When AF or atrial flutter is diagnosed, the individual’s risk of stroke needs to be assessed in order to establish whether blood thinning treatment (anticoagulation) is needed. In people with heart valve disease, anticoagulation is usually needed. In those with structurally normal hearts, a simple risk scoring system is used, called the CHA2DS2-VASc score. This can be used to calculate the annual risk of stroke, and those who are under the age of 65 with no other risk factors (shown in the image) usually would not need any treatment, whereas those over the age of 65 or with risk factors stand to benefit from either warfarin or a newer drug (one of the Novel Oral Anticoagulants – or “NOACs”).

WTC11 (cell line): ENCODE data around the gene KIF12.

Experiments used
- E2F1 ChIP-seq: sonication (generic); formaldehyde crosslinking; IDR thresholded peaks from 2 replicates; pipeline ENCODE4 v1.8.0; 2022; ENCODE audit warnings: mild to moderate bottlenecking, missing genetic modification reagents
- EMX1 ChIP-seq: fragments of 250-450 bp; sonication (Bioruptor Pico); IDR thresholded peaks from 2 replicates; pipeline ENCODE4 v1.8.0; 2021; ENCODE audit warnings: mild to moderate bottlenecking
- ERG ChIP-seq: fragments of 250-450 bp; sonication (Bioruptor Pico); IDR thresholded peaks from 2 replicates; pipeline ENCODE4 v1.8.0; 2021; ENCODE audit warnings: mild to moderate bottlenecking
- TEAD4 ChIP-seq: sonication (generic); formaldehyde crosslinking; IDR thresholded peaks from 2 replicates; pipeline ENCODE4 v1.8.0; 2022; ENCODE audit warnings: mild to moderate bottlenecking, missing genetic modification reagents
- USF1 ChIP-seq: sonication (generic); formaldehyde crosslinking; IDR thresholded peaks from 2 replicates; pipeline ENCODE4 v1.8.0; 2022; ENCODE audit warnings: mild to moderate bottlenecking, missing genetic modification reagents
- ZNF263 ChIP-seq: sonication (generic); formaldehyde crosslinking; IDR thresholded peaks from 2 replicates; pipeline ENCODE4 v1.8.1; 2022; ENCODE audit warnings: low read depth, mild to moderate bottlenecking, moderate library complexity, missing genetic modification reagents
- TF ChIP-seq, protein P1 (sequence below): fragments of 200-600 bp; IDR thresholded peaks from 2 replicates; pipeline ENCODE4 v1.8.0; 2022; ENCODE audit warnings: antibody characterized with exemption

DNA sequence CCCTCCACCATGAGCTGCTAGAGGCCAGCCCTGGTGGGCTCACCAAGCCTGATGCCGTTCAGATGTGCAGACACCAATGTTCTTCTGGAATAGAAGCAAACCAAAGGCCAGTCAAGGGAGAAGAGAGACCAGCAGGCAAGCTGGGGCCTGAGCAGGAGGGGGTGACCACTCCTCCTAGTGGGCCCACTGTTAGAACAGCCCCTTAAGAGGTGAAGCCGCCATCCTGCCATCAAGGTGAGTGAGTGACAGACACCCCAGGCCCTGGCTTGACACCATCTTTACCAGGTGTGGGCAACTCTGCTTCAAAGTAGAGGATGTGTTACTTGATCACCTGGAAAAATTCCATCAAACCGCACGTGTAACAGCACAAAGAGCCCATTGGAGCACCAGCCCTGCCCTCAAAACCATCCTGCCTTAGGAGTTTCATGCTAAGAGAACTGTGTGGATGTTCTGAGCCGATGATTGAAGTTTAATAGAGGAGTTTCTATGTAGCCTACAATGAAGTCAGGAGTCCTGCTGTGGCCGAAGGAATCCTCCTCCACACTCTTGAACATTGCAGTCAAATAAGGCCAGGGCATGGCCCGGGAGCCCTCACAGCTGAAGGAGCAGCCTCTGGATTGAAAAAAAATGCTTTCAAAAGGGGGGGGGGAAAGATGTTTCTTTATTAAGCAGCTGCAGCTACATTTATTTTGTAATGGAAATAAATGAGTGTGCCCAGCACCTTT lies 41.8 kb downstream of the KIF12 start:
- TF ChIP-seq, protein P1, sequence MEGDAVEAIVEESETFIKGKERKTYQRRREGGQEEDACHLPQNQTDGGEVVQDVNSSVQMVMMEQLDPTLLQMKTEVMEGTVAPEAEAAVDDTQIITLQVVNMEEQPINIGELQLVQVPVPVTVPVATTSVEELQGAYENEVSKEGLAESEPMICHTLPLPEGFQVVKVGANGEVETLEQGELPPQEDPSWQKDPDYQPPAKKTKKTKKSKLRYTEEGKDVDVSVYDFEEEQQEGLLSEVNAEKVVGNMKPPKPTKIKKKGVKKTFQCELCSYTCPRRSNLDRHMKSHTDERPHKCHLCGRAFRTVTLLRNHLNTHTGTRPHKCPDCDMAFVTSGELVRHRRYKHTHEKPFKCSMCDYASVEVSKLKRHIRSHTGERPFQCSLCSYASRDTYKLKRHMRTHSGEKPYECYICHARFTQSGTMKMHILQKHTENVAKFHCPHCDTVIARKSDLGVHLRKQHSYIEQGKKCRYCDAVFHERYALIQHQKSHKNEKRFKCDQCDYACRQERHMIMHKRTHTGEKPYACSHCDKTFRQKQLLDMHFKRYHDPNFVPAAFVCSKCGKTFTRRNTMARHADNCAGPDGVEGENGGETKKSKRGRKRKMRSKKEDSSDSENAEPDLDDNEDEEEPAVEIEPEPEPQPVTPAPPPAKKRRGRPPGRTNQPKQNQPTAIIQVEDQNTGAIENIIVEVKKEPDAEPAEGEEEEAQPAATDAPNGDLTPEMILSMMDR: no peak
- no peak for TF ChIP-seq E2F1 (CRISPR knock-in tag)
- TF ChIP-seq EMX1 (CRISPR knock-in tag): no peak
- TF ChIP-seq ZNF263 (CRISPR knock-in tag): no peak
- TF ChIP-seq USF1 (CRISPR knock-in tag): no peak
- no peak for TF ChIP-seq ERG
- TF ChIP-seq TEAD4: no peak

The NOACs (such as dabigatran, rivaroxaban, apixaban and edoxaban) do not require regular monitoring with blood tests, and have fared very well in head-to-head trials against warfarin, which have shown them to be at least as effective in reducing stroke compared to warfarin (reducing the risk by around two thirds from the baseline risk shown in the table) with a superior safety profile. However, they have a shorter safety track record and – at present – only for dabigatran is there a single drug which will rapidly and fully reverse the anticoagulant effect.
The decision as to whether to have warfarin or a NOAC (in those who stand to benefit from anticoagulation) is based on the individual’s preference.